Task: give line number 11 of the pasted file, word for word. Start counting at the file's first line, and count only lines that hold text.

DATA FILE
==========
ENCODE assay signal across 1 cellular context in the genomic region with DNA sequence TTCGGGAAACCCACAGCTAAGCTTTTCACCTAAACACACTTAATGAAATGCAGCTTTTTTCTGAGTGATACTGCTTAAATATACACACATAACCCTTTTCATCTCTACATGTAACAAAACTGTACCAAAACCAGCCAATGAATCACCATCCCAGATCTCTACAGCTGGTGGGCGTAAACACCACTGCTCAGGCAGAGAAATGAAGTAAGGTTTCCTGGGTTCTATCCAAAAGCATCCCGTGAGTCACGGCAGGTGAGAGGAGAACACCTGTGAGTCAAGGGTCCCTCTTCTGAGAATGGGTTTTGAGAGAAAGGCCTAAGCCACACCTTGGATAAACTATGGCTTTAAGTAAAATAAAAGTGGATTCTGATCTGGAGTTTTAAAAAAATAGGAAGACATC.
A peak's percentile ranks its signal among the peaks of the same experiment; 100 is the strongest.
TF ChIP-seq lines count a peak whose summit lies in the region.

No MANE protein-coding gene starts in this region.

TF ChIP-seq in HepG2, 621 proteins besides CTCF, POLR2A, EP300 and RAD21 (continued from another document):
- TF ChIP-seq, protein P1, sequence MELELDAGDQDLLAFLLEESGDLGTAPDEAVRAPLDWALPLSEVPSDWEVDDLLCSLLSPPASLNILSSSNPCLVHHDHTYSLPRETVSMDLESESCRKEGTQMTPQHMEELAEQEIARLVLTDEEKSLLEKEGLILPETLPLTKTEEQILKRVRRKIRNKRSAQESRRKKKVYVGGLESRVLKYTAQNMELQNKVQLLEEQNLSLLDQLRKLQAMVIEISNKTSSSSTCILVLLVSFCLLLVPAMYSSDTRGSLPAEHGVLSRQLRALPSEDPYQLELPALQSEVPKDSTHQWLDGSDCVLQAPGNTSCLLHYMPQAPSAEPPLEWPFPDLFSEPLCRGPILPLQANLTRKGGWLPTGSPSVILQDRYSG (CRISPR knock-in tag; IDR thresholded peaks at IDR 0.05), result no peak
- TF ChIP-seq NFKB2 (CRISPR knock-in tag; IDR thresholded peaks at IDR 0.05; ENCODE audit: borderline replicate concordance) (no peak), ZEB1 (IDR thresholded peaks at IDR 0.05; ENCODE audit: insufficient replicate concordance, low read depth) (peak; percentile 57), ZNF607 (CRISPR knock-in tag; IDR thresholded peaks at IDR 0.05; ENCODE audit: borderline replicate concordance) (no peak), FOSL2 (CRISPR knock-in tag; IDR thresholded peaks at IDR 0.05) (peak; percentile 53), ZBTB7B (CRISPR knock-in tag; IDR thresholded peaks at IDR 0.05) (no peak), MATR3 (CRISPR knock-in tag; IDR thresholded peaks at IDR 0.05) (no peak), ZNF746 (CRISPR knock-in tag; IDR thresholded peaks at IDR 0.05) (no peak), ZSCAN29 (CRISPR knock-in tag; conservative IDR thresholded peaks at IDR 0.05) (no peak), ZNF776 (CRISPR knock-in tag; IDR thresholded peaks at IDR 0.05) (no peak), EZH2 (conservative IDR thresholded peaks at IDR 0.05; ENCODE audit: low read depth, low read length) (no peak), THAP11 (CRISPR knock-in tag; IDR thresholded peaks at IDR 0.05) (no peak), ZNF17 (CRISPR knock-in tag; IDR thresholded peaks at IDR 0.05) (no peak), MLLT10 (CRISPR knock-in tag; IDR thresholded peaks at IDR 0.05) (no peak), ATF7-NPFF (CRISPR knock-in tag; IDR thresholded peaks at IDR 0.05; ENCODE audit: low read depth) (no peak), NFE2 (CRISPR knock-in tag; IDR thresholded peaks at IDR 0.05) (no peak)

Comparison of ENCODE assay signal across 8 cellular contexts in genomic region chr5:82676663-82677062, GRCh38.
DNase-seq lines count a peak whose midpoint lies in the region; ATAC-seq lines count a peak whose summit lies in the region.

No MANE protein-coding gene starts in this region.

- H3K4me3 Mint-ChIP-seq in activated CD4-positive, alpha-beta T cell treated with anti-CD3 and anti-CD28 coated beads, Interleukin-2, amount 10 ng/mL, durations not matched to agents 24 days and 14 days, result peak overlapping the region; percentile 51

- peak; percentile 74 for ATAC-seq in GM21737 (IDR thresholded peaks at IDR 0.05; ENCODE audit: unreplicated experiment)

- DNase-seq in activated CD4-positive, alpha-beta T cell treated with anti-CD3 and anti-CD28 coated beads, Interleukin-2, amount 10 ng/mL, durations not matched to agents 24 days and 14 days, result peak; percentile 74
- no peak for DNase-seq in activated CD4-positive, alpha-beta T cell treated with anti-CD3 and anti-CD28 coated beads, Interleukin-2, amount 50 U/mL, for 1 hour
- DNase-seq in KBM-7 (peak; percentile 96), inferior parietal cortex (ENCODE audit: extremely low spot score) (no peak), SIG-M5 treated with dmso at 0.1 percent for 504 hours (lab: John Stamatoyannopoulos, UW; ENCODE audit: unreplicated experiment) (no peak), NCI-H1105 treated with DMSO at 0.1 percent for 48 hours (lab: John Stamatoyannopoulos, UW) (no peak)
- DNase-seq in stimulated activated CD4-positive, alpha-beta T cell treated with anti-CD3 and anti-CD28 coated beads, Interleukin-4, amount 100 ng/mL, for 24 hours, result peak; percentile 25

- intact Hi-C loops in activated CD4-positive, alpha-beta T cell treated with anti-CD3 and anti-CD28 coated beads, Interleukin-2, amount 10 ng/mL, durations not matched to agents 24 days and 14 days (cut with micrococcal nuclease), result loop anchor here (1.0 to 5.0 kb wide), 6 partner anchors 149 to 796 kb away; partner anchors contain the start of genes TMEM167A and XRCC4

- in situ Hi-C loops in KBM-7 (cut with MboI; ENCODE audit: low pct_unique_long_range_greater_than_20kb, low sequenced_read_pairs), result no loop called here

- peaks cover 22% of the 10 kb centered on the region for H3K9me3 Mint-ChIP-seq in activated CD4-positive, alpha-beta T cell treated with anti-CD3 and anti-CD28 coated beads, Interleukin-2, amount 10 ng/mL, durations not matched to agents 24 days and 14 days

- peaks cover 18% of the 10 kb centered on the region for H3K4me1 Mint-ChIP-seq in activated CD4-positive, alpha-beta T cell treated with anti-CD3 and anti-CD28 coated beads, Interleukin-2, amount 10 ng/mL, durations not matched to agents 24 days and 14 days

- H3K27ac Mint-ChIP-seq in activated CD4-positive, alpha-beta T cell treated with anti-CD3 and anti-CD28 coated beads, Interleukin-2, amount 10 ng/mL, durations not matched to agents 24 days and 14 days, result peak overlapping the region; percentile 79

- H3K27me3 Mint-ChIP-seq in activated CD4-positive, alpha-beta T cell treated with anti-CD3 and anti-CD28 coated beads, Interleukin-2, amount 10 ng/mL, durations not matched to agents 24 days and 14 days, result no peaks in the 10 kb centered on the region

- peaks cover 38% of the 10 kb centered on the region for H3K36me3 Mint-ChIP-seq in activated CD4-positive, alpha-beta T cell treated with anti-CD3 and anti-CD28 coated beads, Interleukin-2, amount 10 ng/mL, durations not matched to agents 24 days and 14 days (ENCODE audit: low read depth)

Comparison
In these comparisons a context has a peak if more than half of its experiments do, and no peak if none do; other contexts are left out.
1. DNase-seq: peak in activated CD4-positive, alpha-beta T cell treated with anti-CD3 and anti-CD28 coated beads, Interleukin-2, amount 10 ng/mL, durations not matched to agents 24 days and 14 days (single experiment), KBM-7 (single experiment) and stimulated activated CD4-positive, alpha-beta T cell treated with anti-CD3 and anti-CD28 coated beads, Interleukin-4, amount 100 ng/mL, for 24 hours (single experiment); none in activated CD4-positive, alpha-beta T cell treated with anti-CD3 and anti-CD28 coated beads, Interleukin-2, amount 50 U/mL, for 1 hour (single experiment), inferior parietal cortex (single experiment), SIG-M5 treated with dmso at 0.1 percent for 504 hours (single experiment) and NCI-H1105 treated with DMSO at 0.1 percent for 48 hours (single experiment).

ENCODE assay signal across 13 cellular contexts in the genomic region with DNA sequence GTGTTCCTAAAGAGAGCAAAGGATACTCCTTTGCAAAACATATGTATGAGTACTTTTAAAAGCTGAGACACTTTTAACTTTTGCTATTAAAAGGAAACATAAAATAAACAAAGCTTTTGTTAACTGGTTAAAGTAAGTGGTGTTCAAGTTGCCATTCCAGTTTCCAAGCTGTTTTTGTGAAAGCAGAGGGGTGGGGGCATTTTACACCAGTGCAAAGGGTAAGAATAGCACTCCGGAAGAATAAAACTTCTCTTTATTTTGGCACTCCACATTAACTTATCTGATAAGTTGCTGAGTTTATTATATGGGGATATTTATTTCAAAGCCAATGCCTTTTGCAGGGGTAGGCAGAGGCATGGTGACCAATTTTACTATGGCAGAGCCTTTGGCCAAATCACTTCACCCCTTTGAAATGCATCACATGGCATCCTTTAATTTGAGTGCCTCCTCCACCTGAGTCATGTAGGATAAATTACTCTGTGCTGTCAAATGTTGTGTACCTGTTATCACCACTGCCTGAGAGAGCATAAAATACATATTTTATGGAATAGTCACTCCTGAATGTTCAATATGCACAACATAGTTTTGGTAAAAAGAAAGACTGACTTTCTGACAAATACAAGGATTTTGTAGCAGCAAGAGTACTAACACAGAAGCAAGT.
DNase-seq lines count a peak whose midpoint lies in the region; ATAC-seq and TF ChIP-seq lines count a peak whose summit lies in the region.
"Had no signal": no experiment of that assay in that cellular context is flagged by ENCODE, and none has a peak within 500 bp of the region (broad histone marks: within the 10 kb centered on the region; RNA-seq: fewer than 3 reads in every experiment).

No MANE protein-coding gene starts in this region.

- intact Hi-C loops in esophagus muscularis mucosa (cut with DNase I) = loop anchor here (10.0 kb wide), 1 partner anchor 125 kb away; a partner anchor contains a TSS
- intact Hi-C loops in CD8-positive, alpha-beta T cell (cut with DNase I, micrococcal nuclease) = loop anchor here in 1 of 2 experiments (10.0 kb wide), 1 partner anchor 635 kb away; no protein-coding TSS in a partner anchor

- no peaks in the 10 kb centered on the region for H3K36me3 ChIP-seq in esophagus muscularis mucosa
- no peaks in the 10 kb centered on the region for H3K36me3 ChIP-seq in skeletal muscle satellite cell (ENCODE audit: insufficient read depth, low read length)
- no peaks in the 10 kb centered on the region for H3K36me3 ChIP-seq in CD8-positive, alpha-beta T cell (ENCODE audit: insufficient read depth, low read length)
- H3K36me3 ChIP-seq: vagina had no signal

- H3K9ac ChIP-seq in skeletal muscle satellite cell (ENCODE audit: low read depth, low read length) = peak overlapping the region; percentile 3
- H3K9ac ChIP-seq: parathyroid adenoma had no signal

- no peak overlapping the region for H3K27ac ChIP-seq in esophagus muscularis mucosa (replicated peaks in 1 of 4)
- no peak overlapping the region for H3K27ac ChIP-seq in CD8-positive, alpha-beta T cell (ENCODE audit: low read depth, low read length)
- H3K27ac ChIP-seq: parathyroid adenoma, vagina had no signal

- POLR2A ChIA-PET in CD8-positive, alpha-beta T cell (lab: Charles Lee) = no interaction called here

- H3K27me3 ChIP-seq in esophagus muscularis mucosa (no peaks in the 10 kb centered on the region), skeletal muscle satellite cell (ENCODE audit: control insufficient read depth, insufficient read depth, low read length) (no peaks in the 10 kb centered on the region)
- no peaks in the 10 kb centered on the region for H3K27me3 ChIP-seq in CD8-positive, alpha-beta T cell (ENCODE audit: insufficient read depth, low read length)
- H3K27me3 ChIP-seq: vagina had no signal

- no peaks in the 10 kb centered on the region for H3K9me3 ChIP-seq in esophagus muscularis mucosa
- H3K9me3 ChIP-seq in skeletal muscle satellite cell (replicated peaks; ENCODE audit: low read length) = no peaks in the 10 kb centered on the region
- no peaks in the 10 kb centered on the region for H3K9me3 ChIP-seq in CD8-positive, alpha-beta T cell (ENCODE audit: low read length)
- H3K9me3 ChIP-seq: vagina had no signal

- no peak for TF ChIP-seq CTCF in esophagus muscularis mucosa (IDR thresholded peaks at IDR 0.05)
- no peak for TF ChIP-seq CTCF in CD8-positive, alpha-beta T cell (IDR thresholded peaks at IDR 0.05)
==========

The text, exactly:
- H3K4me3 Mint-ChIP-seq in activated CD4-positive, alpha-beta T cell treated with anti-CD3 and anti-CD28 coated beads, Interleukin-2, amount 10 ng/mL, durations not matched to agents 24 days and 14 days, result peak overlapping the region; percentile 51